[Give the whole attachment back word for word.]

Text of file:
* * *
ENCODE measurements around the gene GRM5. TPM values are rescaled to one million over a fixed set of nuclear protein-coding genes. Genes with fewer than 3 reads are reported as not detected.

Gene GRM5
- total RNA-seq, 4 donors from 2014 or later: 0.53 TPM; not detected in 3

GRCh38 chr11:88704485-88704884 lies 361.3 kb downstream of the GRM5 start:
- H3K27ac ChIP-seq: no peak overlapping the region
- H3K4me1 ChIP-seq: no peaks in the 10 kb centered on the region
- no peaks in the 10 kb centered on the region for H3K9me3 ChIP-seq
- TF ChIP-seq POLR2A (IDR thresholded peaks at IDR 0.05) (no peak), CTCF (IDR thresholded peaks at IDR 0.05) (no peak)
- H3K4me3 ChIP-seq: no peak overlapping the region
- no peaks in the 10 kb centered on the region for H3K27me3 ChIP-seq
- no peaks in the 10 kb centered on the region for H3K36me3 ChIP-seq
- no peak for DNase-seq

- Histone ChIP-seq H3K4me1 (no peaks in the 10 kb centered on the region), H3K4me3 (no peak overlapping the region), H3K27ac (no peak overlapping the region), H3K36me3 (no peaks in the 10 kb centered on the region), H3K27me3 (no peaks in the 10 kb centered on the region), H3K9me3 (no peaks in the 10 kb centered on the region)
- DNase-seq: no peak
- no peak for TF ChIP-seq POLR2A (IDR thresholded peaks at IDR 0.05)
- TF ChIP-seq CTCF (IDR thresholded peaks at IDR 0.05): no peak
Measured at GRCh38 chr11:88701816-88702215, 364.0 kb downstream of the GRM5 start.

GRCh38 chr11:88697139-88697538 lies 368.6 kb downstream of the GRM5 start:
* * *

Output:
ENCODE measurements around the gene GRM5. TPM values are rescaled to one million over a fixed set of nuclear protein-coding genes. Genes with fewer than 3 reads are reported as not detected.

Gene GRM5
- total RNA-seq, 4 donors from 2014 or later: 0.53 TPM; not detected in 3

GRCh38 chr11:88704485-88704884 lies 361.3 kb downstream of the GRM5 start:
- H3K27ac ChIP-seq: no peak overlapping the region
- H3K4me1 ChIP-seq: no peaks in the 10 kb centered on the region
- no peaks in the 10 kb centered on the region for H3K9me3 ChIP-seq
- TF ChIP-seq POLR2A (IDR thresholded peaks at IDR 0.05) (no peak), CTCF (IDR thresholded peaks at IDR 0.05) (no peak)
- H3K4me3 ChIP-seq: no peak overlapping the region
- no peaks in the 10 kb centered on the region for H3K27me3 ChIP-seq
- no peaks in the 10 kb centered on the region for H3K36me3 ChIP-seq
- no peak for DNase-seq

- Histone ChIP-seq H3K4me1 (no peaks in the 10 kb centered on the region), H3K4me3 (no peak overlapping the region), H3K27ac (no peak overlapping the region), H3K36me3 (no peaks in the 10 kb centered on the region), H3K27me3 (no peaks in the 10 kb centered on the region), H3K9me3 (no peaks in the 10 kb centered on the region)
- DNase-seq: no peak
- no peak for TF ChIP-seq POLR2A (IDR thresholded peaks at IDR 0.05)
- TF ChIP-seq CTCF (IDR thresholded peaks at IDR 0.05): no peak
Measured at GRCh38 chr11:88701816-88702215, 364.0 kb downstream of the GRM5 start.

GRCh38 chr11:88697139-88697538 lies 368.6 kb downstream of the GRM5 start: